What used to be called Custody and Access orders, which have since been termed Residence and Contact orders, will soon be replaced by Child Arrangements Orders.
On 22nd April 2014, the Children and Families Act 2014 will replace the traditional terms used for the care of children between separated parents; with the apparent aim of trying to ensure such parents do not become too territorial about where their children should reside and when and where they should have contact with the ‘non-resident’ parent.
A Child Arrangements Order will instead focus on where the children will live and when and where they will spend time with each parent. The general consensus upon the law makers, judiciary and lawyers is that too often parents become hung-up on labels such as Residence and Contact, thereby shifting the focus to the individual rights of parents rather than what is actually in the children’s best interests.
Many consultations have taken place to establish how best to ensure that separated families continue to embrace the concept of shared parenting. It has been suggested in the past that it should be enshrined into law that each parent should have the right to be involved in their children’s lives. A number of family lawyers have argued that such an approach would have the danger of raising expectations amongst separated parents; that they will literally share the care of their children 50/50.
In recognition of this perception, the Children and Families Act 2014 will promote the presumption that both parents are to be involved in a child’s upbringing, unless there are exceptional reasons why this is not possible. The new section (1(2A)) of the Children Act 1989 will state that.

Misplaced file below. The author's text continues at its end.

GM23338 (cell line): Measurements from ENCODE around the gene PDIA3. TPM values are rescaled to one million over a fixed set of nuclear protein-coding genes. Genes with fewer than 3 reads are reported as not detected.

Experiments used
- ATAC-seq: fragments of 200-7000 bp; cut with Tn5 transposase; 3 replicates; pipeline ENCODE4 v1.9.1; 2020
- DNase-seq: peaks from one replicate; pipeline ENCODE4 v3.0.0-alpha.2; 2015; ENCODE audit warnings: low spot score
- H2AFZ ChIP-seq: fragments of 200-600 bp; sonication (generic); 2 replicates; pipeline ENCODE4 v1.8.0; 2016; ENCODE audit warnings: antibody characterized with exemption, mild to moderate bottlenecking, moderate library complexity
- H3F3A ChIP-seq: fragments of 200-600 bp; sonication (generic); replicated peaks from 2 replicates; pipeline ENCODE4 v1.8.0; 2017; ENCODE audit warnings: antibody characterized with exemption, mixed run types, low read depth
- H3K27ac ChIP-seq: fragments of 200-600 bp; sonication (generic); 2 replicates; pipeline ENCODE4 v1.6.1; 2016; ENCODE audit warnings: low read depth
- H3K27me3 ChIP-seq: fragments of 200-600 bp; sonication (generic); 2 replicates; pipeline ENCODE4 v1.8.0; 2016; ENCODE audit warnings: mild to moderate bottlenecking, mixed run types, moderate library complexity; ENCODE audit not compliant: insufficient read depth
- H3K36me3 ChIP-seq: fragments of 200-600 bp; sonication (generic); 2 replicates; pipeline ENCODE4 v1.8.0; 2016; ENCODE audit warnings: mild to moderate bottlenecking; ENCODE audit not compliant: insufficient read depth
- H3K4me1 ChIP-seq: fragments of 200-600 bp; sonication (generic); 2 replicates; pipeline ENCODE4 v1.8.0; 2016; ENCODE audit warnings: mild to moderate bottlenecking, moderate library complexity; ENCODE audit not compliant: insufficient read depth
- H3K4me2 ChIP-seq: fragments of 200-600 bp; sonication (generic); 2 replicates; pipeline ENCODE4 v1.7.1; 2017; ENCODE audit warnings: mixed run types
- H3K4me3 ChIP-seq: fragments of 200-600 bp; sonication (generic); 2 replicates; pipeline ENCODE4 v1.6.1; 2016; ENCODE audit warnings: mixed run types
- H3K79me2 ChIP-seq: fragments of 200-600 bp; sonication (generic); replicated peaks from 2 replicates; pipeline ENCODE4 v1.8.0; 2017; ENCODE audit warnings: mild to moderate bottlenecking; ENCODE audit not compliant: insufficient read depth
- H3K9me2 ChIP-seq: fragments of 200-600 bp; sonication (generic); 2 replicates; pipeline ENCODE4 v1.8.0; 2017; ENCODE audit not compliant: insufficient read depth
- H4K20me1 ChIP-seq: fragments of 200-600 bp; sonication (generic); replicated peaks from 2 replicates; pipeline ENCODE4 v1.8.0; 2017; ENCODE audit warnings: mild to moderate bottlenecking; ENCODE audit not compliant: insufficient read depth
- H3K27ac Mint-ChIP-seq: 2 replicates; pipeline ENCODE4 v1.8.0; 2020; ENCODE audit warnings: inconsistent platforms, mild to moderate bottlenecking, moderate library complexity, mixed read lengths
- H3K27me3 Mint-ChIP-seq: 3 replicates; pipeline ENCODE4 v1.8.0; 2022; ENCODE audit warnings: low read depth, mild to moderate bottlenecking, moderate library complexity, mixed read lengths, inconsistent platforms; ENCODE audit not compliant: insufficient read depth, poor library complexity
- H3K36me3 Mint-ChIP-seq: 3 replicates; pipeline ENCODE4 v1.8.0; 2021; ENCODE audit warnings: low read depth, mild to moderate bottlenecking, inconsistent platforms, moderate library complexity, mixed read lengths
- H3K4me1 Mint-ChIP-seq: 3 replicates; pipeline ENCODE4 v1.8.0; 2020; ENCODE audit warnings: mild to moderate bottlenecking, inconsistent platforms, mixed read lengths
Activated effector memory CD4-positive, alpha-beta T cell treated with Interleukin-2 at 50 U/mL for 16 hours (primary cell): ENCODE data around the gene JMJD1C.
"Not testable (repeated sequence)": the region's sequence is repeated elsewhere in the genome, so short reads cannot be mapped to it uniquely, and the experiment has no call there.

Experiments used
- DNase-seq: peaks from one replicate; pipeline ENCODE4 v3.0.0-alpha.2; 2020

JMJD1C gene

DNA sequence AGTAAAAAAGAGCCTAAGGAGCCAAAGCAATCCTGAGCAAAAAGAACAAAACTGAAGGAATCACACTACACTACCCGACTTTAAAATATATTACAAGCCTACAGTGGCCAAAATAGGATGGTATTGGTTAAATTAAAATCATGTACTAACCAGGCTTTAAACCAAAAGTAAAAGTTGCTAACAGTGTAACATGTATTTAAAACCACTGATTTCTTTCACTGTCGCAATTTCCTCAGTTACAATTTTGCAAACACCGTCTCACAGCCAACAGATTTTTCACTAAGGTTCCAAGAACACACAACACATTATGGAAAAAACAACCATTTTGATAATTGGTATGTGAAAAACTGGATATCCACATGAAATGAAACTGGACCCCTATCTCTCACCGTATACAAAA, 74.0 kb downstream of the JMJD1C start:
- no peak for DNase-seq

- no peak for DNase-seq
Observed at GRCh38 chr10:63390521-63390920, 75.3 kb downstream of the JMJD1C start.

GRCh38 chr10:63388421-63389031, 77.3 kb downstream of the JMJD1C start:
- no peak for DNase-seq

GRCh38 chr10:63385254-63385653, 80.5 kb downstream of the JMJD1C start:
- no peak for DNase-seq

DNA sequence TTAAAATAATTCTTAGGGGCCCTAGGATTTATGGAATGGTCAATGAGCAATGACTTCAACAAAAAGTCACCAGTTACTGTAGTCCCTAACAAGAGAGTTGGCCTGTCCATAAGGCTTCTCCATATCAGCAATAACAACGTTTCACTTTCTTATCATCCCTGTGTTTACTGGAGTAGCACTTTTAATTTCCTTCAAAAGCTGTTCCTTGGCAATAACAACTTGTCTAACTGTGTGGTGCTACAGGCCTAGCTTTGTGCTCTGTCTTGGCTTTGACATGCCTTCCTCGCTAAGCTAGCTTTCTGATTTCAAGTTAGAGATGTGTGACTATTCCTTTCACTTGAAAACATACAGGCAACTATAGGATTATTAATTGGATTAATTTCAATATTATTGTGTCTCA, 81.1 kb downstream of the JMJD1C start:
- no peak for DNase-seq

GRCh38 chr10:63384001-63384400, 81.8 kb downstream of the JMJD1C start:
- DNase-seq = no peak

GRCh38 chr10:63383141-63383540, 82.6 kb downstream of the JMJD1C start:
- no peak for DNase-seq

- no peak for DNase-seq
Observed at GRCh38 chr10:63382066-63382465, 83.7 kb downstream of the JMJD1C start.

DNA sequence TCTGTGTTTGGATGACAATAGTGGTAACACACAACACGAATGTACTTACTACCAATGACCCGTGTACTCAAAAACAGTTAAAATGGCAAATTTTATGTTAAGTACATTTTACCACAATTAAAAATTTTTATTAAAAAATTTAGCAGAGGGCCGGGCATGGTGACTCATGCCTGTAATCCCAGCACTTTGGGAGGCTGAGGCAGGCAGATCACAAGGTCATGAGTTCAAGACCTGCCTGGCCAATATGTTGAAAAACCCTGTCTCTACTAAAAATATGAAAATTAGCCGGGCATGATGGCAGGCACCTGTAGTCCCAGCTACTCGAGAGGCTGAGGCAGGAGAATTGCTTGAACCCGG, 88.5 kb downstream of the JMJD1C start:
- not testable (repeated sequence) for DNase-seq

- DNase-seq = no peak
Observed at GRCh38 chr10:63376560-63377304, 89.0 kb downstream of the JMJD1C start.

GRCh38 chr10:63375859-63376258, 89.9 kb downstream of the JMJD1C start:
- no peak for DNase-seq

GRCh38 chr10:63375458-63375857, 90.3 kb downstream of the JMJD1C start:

The court will therefore need to ask whether a parent can be involved in the child’s life, but in a way which that does not put the child at risk of suffering harm.
In practice, this is not actually too dissimilar to what is happening in the family courts already. Particularly in cases where there have been allegations of actual, or risk of, harm to a child, the court will be expected to determine whether that harm has in fact taken place; whether there is any such risk; and ultimately the extent to which a parent should be involved in the child’s upbringing as a result. It would be extremely unusual for the court to find that a parent should not have a meaningful relationship with his or her child if there were no risks to that child’s welfare and so it could be said that the presumption already (in theory at least) exists.
If you are considering making an application to court for an order regarding your children, therefore, be aware of the date for the change. Residence and Contact Orders will become non-existent from 22nd April 2014. Many of the application forms and procedures will also change, not to mention the classification of the individual family courts. It is extremely important therefore to obtain some legal advice.
Emsleys has a dedicated family law team with solicitors who are experts in the law concerning your children. We have offices throughout Leeds and would be happy to advise you on any aspect of family law.
Please call 0113 201 4900 or email us at firstname.lastname@example.org to speak to one of our solicitors.Back to Blog